RIFF Rewind: Shake your body, baby, to the top songs of 1985

A-ha, Take On Me

Hey baby, you look a little pale.

The year 1985 was a momentous year in music: It marked the release of Night Rocker, David Hasselhoff’s debut album.

It also marked the release of basically every song they played on VH-1 in the ’90s, which makes sense since VH-1 first went on the air on New Year’s Day 1985. So I guess they just dug into their own archives? I don’t know; it’s just what I put on when my mom said the songs on MTV were too loud—and because Spotify didn’t exist yet.

John Fogerty — “Centerfield”

I love Creedence Clearwater Revival, and I love baseball, so obviously I love “Centerfield.” Norman Rockwell could paint Captain America baking an apple pie on the engine block of a 1957 Bel Air, and it wouldn’t be as American as “Centerfield.”

I dare you not to clap along with the “clap clapclap” in the chorus. I dare you.

Dead or Alive — “You Spin Me Round”

I have mixed feelings about this song. On the one hand it’s one of the catchiest songs ever written. On the other hand … it’s one of the catchiest songs ever written, so it gets stuck in my head every time I even remember it exists. A friend of mine will say, “You spin me right round, baby, right round, like a record, baby,” in a monotone deadpan out of malice because that’s all it takes to insert the song into my brain for weeks.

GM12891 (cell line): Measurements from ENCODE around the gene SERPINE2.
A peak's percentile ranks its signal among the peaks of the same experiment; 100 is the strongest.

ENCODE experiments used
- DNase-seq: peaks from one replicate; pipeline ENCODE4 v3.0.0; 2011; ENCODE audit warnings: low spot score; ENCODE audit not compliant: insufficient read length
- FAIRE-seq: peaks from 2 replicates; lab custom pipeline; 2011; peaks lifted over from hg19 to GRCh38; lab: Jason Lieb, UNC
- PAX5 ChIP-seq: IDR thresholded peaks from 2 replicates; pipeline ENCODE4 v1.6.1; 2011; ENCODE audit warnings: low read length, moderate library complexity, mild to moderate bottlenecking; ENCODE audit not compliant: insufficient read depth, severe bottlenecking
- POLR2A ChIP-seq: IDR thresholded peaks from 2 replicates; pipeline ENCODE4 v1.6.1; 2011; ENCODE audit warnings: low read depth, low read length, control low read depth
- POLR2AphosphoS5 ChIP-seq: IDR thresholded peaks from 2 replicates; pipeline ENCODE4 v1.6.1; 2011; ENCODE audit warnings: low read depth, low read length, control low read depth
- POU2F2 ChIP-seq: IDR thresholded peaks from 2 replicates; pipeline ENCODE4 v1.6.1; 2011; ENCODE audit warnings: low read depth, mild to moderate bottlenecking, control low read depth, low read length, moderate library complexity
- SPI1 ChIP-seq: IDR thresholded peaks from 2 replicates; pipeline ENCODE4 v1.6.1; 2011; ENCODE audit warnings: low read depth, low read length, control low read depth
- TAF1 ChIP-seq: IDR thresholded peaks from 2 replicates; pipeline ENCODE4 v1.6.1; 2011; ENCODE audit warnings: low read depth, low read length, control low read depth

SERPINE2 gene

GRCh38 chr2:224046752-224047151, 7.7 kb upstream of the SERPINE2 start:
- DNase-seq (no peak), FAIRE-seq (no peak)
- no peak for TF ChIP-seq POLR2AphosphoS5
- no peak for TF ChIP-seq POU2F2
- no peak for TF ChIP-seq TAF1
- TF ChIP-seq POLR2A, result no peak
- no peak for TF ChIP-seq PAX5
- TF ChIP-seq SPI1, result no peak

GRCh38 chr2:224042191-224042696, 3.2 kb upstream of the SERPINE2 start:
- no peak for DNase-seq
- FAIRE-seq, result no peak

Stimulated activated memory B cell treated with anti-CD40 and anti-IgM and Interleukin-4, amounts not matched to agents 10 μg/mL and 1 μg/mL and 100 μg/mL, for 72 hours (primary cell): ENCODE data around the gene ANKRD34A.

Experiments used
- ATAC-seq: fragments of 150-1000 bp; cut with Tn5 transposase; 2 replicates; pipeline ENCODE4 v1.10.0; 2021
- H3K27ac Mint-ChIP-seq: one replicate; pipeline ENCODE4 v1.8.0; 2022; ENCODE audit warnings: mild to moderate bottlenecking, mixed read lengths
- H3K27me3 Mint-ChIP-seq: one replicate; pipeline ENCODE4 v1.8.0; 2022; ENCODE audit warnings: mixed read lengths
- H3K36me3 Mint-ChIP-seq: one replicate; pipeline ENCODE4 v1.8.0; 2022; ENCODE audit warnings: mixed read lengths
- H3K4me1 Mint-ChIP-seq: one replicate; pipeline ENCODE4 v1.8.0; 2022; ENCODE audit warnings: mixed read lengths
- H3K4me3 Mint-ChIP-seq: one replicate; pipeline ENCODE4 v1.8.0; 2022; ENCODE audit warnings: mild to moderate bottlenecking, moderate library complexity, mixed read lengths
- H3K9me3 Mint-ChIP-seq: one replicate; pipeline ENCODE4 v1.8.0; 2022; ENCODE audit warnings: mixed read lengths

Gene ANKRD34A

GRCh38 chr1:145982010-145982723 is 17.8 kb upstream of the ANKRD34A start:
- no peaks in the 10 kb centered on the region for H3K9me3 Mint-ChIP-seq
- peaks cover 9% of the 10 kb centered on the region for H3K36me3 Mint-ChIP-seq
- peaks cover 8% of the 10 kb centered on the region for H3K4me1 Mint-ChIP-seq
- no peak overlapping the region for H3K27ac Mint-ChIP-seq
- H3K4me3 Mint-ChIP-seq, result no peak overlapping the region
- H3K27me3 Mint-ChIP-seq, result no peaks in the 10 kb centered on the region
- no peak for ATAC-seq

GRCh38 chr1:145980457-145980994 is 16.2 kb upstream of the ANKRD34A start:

What I’m saying is, just finding the video to embed corrupted my mind for the rest of the month. I hope you appreciate it.

A-ha — “Take On Me”

The video for “Take On Me”—that never seems to happen to me when I’m reading a comic book at a diner.

Fun Fact: Attempting to sing the chorus of “Take On Me” is a surefire way to make every dog on your block howl. Go ahead and try it!

Tears for Fears — “Shout”

I was never sure if the idea that Tears for Fears and most of their songs, “Shout” included, were inspired by the then-trendy Primal Scream therapy. It took this column to look it up and, according to a 1985 People Magazine article, it is inspired by Arthur Janov’s short-lived fad quackery.

See? You and I are learning together.

Miami Sound Machine — “Conga”

You may look at the honorable mentions below this entry and wonder how “Conga” made the cut. “Walking on Sunshine,” for example, is a great song despite Futurama making it profoundly depressing!

The tiebreaker? I am a dance-averse person; I have the rhythm of a member of Chuck E. Cheese’s band with a broken actuator, but “Conga” always makes me move involuntarily. That’s miraculous! Bless you, Miami Sound Machine.

Honorable Mentions

Run-DMC — “King of Rock”
Tom Petty — “Don’t Come Around Here No More”
Katrina and the Waves — “Walking on Sunshine”
Dire Straits — “Money for Nothing”
Corey Hart — “Never Surrender”
“Weird Al” Yankovic — “Hooked on Polkas”
David Bowie and Mick Jagger — “Dancing in the Street”
LL Cool J — “Rock the Bells”
Mr. Mister — “Broken Wings”
Robert Palmer — “Addicted to Love”

Follow editor Daniel J. Willis at Twitter.com/BayAreaData

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